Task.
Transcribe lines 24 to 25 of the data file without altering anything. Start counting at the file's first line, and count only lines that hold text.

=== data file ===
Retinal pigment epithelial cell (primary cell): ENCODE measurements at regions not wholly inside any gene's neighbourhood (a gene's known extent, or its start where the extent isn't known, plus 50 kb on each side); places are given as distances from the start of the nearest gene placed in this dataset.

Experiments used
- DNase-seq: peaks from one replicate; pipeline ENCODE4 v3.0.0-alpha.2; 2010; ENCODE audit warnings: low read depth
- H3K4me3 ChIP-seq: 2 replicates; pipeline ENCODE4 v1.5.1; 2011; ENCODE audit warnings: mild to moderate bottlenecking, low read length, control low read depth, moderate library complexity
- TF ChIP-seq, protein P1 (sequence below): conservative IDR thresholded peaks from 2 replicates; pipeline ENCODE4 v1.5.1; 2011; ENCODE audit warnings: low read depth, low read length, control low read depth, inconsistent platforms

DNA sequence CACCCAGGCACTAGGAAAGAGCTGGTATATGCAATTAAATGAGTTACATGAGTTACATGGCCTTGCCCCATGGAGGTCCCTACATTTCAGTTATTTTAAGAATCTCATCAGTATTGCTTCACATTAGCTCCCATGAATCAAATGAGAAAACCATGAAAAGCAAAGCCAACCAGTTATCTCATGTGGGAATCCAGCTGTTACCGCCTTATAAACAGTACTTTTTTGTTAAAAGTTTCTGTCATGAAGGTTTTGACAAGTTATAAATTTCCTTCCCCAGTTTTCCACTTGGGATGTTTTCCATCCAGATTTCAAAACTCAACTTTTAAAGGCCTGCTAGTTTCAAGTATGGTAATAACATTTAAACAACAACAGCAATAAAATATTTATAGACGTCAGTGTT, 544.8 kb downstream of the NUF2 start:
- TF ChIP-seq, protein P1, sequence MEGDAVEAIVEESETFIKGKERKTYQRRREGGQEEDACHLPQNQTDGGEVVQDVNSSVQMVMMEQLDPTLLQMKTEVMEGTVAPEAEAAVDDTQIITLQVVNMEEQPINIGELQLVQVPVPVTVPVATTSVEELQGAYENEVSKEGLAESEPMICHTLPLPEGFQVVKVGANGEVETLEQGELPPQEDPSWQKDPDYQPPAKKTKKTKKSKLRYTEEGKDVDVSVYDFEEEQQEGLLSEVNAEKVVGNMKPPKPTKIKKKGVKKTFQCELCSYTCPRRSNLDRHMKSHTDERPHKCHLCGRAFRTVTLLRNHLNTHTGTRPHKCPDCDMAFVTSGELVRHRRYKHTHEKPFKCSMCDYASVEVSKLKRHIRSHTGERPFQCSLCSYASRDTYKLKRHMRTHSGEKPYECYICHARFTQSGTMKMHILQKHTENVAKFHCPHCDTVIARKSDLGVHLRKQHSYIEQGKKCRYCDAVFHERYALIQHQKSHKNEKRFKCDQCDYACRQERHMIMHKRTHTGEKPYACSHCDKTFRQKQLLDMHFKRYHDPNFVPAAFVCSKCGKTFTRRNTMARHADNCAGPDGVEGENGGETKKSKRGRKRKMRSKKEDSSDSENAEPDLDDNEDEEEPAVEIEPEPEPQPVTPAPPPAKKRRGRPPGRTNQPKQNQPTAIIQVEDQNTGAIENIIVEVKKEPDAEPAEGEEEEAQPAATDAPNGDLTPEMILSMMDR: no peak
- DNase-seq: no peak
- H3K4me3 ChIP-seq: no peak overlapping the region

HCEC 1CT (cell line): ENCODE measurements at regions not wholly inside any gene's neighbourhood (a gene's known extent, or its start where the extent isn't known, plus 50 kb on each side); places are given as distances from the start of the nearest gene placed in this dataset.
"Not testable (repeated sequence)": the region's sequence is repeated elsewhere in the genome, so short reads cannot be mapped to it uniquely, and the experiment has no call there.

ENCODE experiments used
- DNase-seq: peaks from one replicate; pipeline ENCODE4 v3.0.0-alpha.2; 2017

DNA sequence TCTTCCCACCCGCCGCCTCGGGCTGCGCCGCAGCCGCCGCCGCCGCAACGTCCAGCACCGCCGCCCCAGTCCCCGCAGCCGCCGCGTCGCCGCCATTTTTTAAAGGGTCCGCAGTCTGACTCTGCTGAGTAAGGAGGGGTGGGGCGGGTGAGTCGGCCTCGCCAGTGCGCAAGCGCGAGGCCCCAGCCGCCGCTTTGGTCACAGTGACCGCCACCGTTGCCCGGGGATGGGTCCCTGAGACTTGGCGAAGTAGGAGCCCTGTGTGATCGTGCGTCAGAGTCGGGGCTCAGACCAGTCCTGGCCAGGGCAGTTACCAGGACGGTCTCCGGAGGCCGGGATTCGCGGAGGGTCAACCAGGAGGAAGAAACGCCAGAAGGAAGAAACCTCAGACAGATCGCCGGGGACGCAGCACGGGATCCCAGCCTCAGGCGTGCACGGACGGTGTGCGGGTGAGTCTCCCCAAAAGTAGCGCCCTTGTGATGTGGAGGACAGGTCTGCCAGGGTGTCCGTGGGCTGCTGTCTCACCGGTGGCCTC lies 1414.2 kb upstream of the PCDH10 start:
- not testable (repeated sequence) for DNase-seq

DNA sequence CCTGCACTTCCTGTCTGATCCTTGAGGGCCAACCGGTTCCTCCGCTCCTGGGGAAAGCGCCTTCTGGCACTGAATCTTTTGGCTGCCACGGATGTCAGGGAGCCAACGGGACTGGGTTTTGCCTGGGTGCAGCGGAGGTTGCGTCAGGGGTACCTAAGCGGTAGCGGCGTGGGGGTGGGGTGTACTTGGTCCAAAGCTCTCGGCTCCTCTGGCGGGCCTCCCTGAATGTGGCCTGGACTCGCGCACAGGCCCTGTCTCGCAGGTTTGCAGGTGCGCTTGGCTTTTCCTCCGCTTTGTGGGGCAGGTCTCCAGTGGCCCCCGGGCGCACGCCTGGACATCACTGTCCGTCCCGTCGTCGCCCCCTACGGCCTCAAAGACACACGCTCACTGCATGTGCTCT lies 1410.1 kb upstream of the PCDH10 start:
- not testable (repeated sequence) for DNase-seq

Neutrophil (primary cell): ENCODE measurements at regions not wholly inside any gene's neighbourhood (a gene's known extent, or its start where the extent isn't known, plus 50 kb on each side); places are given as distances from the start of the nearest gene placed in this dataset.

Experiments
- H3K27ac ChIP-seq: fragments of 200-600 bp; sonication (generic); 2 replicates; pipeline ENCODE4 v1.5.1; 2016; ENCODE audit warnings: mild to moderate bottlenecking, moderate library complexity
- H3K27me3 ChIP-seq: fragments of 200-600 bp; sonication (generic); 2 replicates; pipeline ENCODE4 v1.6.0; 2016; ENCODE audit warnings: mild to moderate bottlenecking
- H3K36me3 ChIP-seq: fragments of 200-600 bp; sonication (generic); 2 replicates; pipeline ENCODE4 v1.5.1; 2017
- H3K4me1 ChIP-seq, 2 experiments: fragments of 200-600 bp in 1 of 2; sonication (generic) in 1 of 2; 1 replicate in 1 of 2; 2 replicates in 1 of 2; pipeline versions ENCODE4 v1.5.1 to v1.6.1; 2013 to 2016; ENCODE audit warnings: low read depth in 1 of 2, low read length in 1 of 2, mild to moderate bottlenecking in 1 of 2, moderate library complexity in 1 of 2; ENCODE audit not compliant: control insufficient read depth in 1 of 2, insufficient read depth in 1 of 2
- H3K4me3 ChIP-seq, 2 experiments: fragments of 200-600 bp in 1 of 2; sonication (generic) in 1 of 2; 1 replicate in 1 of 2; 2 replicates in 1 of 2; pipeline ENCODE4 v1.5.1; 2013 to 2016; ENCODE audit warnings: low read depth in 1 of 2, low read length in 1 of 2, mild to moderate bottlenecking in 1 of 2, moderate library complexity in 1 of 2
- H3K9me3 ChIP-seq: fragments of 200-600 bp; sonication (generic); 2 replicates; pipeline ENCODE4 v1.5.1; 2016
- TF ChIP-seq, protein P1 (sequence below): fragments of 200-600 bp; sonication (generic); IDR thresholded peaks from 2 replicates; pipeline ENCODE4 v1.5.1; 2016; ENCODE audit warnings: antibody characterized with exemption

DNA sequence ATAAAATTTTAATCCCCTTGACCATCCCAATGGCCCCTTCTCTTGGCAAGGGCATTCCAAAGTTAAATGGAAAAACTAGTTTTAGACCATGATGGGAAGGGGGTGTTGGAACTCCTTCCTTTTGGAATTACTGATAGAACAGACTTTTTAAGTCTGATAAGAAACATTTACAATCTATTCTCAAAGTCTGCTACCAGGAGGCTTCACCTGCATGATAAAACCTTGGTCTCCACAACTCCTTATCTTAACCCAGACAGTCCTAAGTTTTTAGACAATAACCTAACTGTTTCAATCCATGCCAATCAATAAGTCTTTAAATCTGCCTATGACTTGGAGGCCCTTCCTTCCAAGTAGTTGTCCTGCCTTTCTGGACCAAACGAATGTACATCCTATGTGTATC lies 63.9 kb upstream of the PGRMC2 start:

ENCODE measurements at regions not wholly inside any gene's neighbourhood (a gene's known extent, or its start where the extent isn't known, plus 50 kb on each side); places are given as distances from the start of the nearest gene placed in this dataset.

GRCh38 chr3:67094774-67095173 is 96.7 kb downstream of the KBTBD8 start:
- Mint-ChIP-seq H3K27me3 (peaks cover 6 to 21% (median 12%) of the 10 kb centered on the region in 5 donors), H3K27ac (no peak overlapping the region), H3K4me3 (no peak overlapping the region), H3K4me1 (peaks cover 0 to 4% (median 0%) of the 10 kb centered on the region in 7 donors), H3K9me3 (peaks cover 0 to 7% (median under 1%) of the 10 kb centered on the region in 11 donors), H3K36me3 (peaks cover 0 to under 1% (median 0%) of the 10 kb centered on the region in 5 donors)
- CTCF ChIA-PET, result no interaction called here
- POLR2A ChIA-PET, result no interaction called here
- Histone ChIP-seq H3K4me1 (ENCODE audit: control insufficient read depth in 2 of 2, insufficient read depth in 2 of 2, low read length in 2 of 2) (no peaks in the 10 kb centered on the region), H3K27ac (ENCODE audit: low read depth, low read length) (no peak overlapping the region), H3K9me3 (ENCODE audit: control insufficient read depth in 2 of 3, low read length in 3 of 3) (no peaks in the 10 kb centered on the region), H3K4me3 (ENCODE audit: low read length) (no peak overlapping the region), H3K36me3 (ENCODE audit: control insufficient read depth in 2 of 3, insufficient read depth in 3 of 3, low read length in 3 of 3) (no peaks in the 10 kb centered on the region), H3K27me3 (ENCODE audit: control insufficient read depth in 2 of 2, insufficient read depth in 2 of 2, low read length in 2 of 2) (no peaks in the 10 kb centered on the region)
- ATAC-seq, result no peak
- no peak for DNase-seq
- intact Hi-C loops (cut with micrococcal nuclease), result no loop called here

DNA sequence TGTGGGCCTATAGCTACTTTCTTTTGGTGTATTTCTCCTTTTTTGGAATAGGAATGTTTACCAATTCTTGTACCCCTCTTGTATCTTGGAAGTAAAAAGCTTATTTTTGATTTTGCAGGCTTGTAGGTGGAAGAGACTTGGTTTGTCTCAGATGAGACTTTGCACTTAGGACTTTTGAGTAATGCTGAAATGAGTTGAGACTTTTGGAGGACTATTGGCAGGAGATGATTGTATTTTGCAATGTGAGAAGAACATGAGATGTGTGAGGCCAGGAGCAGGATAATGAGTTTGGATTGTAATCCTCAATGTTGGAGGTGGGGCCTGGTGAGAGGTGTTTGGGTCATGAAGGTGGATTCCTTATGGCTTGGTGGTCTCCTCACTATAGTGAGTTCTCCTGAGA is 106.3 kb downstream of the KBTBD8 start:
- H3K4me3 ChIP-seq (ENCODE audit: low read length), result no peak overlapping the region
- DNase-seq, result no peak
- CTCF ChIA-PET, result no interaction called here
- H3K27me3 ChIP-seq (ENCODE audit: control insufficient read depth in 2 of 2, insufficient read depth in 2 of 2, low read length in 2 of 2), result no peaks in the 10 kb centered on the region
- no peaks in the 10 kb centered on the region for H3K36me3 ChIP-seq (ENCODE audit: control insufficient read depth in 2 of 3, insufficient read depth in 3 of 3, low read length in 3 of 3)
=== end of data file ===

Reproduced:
- H3K4me3 ChIP-seq, 2 experiments: fragments of 200-600 bp in 1 of 2; sonication (generic) in 1 of 2; 1 replicate in 1 of 2; 2 replicates in 1 of 2; pipeline ENCODE4 v1.5.1; 2013 to 2016; ENCODE audit warnings: low read depth in 1 of 2, low read length in 1 of 2, mild to moderate bottlenecking in 1 of 2, moderate library complexity in 1 of 2
- H3K9me3 ChIP-seq: fragments of 200-600 bp; sonication (generic); 2 replicates; pipeline ENCODE4 v1.5.1; 2016